Paste film editor Michael Dunaway is at Sundance this week. Here’s a round-up of just some of the documentaries he’s seen so far.
The Greatest Movie Ever Sold
Morgan Spurlock is back, this time with a look at the concept of product placement in films and an exploration of the process of attracting sponsors. Much of the film is made up of Spurlock going to corporate meetings and pitching them on sponsorship, the very same companies that do in fact end up sponsoring the film. So while there’s a potentially annoying meta aspect to the film, its intelligent exploration, crackling pace and editing, and Spurlock’s winningly mischievous personality make it one of the most entertaining films (of any category) at the festival. Spurlock’s POM sponsors could have come straight out central casting, and musicians Big Boi and OK Go are highlights. Also not to be missed: Brett Ratnor casually commenting, on camera, “Artistic integrity? Meh.” The truth will out.
The Green Wave
Ali Samadi Ahadi was living in Germany when a democracy movement started coalescing around the 2009 election in his homeland of Iran, and when events exploded into a near-revolution, he knew he had to contribute in his way. Being a filmmaker, he decided to make a film, and we can be glad he did. His script is taken nearly exclusively from the tweets, Facebook updates, emails, and text messages of the brave souls trying to overthrow one of the world’s most vicious tyrannies. Much of the video available of those days is of very poor quality, which creates a problem for any documentarian. Ahadi solved that problem by altering images, adding effects, and sometimes even adding “motion comic” animation in a style reminiscent of Waltz With Bashir (although, in a twist, Ahadi often mixes live action footage and animation in the same frame, to excellent effect). One of the most important documentaries at Sundance this year, and one of the best.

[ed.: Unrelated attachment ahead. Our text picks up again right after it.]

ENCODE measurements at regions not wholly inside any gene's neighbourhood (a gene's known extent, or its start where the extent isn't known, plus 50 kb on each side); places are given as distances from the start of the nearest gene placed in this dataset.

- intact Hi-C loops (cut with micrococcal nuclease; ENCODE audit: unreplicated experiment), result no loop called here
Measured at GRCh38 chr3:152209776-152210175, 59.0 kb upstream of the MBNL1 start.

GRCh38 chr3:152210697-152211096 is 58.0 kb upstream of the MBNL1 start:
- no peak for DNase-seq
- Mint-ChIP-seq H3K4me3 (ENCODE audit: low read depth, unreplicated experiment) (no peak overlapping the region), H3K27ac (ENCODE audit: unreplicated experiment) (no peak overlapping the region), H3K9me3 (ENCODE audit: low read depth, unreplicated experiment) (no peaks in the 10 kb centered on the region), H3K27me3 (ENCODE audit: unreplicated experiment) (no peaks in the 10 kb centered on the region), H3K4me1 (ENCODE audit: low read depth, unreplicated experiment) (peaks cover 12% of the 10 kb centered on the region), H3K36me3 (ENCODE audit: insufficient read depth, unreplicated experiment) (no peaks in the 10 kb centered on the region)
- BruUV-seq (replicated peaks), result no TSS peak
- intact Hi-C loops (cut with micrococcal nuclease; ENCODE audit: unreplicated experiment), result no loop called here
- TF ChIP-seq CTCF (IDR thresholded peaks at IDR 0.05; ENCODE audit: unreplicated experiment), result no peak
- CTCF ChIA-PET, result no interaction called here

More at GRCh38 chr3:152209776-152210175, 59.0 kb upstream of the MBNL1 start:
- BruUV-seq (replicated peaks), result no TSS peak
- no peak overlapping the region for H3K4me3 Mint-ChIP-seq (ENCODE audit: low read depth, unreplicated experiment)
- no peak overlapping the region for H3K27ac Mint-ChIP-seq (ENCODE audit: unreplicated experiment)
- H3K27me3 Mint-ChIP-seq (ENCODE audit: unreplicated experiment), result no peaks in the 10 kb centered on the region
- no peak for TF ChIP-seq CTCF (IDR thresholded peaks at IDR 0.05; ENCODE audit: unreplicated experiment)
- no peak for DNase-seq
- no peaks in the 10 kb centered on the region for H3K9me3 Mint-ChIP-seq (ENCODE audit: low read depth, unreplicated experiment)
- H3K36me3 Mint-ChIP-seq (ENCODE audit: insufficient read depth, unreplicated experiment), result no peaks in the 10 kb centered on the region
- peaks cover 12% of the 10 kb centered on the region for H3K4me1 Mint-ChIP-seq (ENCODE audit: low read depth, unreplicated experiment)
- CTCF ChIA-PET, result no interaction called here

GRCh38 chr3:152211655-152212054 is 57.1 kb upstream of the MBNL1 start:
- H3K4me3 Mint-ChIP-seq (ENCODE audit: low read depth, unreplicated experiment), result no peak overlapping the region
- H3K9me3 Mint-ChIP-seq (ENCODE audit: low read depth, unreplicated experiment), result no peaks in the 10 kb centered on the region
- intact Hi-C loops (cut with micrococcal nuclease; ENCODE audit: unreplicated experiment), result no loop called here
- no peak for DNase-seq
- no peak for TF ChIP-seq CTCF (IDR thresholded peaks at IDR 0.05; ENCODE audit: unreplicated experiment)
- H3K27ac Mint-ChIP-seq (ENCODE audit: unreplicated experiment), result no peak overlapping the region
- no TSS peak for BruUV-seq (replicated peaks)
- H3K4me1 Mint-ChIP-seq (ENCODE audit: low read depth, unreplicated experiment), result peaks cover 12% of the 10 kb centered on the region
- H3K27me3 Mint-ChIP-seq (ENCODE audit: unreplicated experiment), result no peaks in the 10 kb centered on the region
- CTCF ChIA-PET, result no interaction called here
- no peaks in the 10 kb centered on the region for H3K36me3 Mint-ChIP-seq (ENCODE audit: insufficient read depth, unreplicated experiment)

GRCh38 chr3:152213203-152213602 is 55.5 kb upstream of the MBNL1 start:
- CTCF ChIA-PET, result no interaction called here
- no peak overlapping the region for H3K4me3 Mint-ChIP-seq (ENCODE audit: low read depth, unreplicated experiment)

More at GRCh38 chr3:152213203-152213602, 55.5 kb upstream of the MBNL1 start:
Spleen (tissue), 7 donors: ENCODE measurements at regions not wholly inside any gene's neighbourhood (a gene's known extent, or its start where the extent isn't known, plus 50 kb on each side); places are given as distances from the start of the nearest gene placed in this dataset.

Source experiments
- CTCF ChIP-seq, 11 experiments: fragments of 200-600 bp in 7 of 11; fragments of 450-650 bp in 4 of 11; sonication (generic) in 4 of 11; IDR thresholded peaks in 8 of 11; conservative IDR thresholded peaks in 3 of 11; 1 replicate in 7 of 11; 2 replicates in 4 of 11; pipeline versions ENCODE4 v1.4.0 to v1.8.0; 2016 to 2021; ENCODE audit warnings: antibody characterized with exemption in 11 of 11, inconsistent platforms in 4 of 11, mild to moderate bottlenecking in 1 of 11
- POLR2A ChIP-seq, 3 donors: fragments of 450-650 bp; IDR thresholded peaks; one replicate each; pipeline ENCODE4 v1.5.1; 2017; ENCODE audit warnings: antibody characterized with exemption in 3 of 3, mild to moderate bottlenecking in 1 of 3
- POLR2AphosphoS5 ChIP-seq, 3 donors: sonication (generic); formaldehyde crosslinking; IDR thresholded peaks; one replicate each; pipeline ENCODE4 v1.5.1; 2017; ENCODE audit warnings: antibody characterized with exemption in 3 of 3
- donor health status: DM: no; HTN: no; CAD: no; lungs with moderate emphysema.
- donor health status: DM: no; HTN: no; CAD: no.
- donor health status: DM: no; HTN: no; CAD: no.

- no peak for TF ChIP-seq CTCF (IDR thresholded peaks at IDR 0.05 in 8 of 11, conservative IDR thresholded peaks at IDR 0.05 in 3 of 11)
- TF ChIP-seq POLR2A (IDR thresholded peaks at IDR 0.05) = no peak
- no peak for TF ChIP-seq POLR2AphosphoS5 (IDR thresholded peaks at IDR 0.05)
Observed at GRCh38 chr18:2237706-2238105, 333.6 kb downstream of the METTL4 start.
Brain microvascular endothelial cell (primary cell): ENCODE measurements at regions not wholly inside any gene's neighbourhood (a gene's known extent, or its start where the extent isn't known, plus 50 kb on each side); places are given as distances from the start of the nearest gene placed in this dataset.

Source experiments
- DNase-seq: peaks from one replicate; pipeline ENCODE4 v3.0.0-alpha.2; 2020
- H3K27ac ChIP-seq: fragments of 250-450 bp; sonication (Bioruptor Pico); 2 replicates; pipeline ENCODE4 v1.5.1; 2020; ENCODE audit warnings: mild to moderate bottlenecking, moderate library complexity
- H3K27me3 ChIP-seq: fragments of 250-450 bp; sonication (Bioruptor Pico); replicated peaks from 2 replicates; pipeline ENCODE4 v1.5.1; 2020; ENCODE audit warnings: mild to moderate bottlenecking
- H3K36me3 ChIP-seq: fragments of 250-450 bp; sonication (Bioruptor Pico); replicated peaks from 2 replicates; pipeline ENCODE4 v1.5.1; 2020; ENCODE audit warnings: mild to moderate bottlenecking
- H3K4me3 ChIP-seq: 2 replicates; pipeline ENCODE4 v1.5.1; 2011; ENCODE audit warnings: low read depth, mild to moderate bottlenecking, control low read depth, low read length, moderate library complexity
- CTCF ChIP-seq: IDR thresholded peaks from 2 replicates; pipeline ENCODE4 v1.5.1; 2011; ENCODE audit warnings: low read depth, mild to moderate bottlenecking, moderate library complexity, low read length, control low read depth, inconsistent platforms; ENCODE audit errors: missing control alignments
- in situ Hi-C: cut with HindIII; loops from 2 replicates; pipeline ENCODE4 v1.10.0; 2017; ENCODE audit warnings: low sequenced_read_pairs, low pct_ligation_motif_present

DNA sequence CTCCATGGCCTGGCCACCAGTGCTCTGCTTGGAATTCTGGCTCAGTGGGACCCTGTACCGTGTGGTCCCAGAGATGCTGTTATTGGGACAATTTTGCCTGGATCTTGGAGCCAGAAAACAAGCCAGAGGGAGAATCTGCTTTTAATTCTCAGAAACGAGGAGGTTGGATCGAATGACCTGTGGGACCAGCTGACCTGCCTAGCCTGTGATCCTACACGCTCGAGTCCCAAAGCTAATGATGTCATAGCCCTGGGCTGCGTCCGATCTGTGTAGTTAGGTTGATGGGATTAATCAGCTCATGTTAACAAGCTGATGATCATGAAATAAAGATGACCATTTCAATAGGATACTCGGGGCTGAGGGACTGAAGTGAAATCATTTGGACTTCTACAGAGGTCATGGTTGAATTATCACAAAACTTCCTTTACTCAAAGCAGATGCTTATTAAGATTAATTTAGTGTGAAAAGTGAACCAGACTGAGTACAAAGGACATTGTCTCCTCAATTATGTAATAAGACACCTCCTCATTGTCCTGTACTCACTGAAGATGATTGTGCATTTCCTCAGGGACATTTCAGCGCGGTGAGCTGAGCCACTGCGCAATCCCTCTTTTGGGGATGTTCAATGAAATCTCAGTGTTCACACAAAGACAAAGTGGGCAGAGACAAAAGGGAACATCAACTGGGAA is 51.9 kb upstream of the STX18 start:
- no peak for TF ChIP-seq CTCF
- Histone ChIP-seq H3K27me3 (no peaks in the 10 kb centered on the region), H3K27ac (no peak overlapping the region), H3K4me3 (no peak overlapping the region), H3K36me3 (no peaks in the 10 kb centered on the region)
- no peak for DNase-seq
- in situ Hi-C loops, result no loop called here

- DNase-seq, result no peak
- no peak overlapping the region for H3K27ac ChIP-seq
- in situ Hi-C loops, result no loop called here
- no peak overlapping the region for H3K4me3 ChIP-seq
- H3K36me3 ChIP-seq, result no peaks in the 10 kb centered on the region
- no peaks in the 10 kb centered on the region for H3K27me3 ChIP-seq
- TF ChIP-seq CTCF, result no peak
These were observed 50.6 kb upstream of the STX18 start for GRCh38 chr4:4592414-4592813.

It’s not hard to see why HBO optioned Ian Palmer’s hard-hitting (see what I did there?) Irish story for use in a possible narrative series. His story is set within the immensely fascinating community of the Travelers, a kind of Irish gypsy group known to most casual observers from portrayals such as Brad Pitt’s in Snatch and Eddie Izzard’s in The Riches. It revolves around a feud worthy of the Hatfields and McCoys, and family feuds give good story. And it never hurts to have the visceral visuals of some bare-knuckle fights between cousins and some beautiful (if at times indecipherable) Irish accents. But the real strength of this documentary is its endlessly fascinating characters. Palmer filmed them for 12 years, and it’s not hard to see why.